Now Is Good2012
Now Is Good (2012)
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Critic Reviews for Now Is Good
Hellbent on inspiring a rush of wind-beneath-my-wings, life-affirming feeling.
[Spikes] the Nicholas Sparks-style teen Love Story plot with refreshing flashes of sex, drugs and Ellie Goulding songs.
To be avoided at all costs, Now Is Good is in fact far from good, but instead a tiresome, often appalling drama with little or no honesty or tact.
Surprisingly harsh when it comes to the dented appeal of its lead character, the movie is a predictable drag, attempting to cozy up to its young adult literary origins in a decidedly tuneless fashion.
Audience Reviews for Now Is Good
Mixed feelings on this one. On one hand, very moving, but there were a few things that kept me from really liking this as much as I might have. The main one was the little plot with her friend's pregnancy. I didn't think it belonged in this story, and Tessa's reaction to her initial decision made me dislike her. Tessa also was a little bratty. I guess fair enough, a terminal illness at 17, I would probably be pissy too, but you kind of got that that was her personality. The premise was interesting, a girl trying to cram all she hadn't experienced into a short period of time, but I don't know that this truly succeeded. Dakota is good, as always, and manages a passable English accent. Although that always puts me off too, to be honest - well known actors faking accents. Why not use their own, or use an actor from that country. It's by no means bad, but I don't think I would like to watch if again.
Films based around terminal illnesses are a difficult ones to tackle from a filmmaking standpoint. They can cross the line of being sincere and sensitive to simply being manipulative and exploitative for awards. Now Is Good is not emotionally powerful it wants to be, but never solely manipulative to get your sympathy. Now is Good is about a girl, Tessa, dying of leukemia compiles a list of things she'd like to do before passing away. Clocking at around 103 minutes this often cliched story will not reach to you emotionally. That mostly because of how Tessa is written. Granted it's nice to see Tessa is not entirely depress knowing she's going to die and going against the general response anyone will have about her terminal illness. What's not good is making her appear as a brat in certain situations. Mostly she says awful things towards her father who helped her through every stepped since she was diagnosed with leukemia. You can't help at times but sympathize more with the father instead of the terminally ill Tessa. There's a romantic subplot that carries alot of dramatic weight. The romantic subplot can get corny at times. It adds layer Tessa which benefits how we care about her. One subplot that was unneeded involved Tessa best friend. It was created to manipulate the viewer emotions. It's a tragic subplot, but we don't see Tessa and her best together much to for strong story telling. Regardless of the script problems that sour the experience it's a satisfying story. Dakota Fanning is great in her dramatic role. She's sarcastic, enduring, and emotionally moving. She's give an skillful take on her role outshining all the actors. While it's at times hard to find Fanning likable because of how her character treats people she doesn't downplay those certain scenes in order for us to sympathize with her more. You grow an attachment to her making it difficult to watch scenes where she's being treated or learning bad news difficult to take in. Fanning co-stars were not as good, but that's nothing taking away from them. Co-star Jeremy Irvine is easy to a liking to with sensitive yet lighthearted nature. The other actors are fine, but the scenes between Jeremy Irvine and Dakota Fanning are easily the best. The production is modest. It's not going to impress in you anyway. The score is terrific, but are relied too heavily on to draw an emotion from the viewer. Now Is Good doesn't bring anything original to the story it telling, but a decent story and brilliant performance from Dakota Fanning overcome it shortcomings. It won't be as popular as other films tackling it subject matter, though it is a fantastic showcase for Dakota Fanning acting.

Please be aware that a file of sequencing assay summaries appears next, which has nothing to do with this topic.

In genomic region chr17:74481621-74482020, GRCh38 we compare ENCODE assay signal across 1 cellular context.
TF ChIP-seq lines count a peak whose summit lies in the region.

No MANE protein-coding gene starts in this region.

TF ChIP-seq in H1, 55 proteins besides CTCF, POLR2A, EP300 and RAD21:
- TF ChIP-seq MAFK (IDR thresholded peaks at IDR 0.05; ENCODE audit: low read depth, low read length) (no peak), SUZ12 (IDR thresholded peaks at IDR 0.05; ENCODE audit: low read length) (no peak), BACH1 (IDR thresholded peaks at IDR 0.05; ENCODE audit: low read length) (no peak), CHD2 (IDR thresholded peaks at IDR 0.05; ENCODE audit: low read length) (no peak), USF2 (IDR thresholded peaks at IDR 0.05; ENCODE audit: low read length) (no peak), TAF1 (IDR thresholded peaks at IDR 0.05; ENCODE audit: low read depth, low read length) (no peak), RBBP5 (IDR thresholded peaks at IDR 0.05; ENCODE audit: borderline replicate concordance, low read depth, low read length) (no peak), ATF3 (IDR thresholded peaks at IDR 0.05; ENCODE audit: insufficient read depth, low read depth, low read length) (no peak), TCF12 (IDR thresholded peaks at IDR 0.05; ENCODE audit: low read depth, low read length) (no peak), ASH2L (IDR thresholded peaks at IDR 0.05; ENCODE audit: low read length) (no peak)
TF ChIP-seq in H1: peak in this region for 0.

"I was completely sobbing by the end of this film. Ugh, hate crying. But the movie was too heartbreaking and touching to keep them from spilling down. Seventeen year old Tessa is dying of leukemia. She is desperate to live as much as she can before her disease claims her life. Tessa is angry, as one would be in her position, and she acts out a lot against her parents. Her mother is a complete flake that infuriated me more than once during the movie. But her father, played by the great Paddy Considine, is nothing but caring and desperate to keep his baby girl alive and with him. But Tessa refuses any more treatment knowing it's only going to prolong the inevitable. Soon she meets Adam. He is just as important in this film as Tessa is. Adam becomes Tessa's first and last love. If it had to be anyone, he was the perfect choice. Adam helps Tessa accomplish some of the things on her list as well as helps her find out who she is in such a short period of time. He was everything she needed at the end. The acting is solid and Fanning does a good job with her british accent. It's my first time seeing Jeremy Irvine in a film. I really liked his performance. He brought a lot of emotion to his character. Paddy is always great. I love him in movies. It's a really good tear jerker. I would definitely see it again. I plan to read the book now that I've seen the movie. Hopefully the emotions poor out of the book as well as it did through these characters in the film."
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